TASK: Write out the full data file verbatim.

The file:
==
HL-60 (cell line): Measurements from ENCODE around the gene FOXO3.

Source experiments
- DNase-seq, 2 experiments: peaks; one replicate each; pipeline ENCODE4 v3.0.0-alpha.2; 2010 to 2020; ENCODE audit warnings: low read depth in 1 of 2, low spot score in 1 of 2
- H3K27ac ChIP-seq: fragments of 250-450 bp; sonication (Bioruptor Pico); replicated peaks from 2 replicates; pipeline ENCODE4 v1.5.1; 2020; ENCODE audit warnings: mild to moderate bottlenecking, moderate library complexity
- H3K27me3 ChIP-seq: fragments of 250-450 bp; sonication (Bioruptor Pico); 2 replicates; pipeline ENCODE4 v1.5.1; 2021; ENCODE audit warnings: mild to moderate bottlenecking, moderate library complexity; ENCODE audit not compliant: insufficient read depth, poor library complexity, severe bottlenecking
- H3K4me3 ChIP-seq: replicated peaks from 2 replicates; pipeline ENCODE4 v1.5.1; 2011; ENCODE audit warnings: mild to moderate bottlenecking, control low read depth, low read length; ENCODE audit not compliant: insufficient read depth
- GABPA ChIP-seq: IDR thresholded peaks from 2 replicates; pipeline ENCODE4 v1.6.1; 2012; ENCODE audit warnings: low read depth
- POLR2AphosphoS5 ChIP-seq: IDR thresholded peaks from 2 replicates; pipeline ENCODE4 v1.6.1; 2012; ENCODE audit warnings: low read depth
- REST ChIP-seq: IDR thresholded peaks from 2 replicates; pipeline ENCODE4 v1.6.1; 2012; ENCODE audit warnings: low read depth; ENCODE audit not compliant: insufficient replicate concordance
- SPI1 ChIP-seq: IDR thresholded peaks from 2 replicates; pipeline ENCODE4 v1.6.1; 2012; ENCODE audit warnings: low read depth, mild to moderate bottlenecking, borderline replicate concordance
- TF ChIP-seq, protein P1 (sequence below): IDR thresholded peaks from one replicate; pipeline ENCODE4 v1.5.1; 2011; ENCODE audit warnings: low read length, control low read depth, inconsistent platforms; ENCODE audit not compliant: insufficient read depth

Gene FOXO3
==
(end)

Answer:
HL-60 (cell line): Measurements from ENCODE around the gene FOXO3.

Source experiments
- DNase-seq, 2 experiments: peaks; one replicate each; pipeline ENCODE4 v3.0.0-alpha.2; 2010 to 2020; ENCODE audit warnings: low read depth in 1 of 2, low spot score in 1 of 2
- H3K27ac ChIP-seq: fragments of 250-450 bp; sonication (Bioruptor Pico); replicated peaks from 2 replicates; pipeline ENCODE4 v1.5.1; 2020; ENCODE audit warnings: mild to moderate bottlenecking, moderate library complexity
- H3K27me3 ChIP-seq: fragments of 250-450 bp; sonication (Bioruptor Pico); 2 replicates; pipeline ENCODE4 v1.5.1; 2021; ENCODE audit warnings: mild to moderate bottlenecking, moderate library complexity; ENCODE audit not compliant: insufficient read depth, poor library complexity, severe bottlenecking
- H3K4me3 ChIP-seq: replicated peaks from 2 replicates; pipeline ENCODE4 v1.5.1; 2011; ENCODE audit warnings: mild to moderate bottlenecking, control low read depth, low read length; ENCODE audit not compliant: insufficient read depth
- GABPA ChIP-seq: IDR thresholded peaks from 2 replicates; pipeline ENCODE4 v1.6.1; 2012; ENCODE audit warnings: low read depth
- POLR2AphosphoS5 ChIP-seq: IDR thresholded peaks from 2 replicates; pipeline ENCODE4 v1.6.1; 2012; ENCODE audit warnings: low read depth
- REST ChIP-seq: IDR thresholded peaks from 2 replicates; pipeline ENCODE4 v1.6.1; 2012; ENCODE audit warnings: low read depth; ENCODE audit not compliant: insufficient replicate concordance
- SPI1 ChIP-seq: IDR thresholded peaks from 2 replicates; pipeline ENCODE4 v1.6.1; 2012; ENCODE audit warnings: low read depth, mild to moderate bottlenecking, borderline replicate concordance
- TF ChIP-seq, protein P1 (sequence below): IDR thresholded peaks from one replicate; pipeline ENCODE4 v1.5.1; 2011; ENCODE audit warnings: low read length, control low read depth, inconsistent platforms; ENCODE audit not compliant: insufficient read depth

Gene FOXO3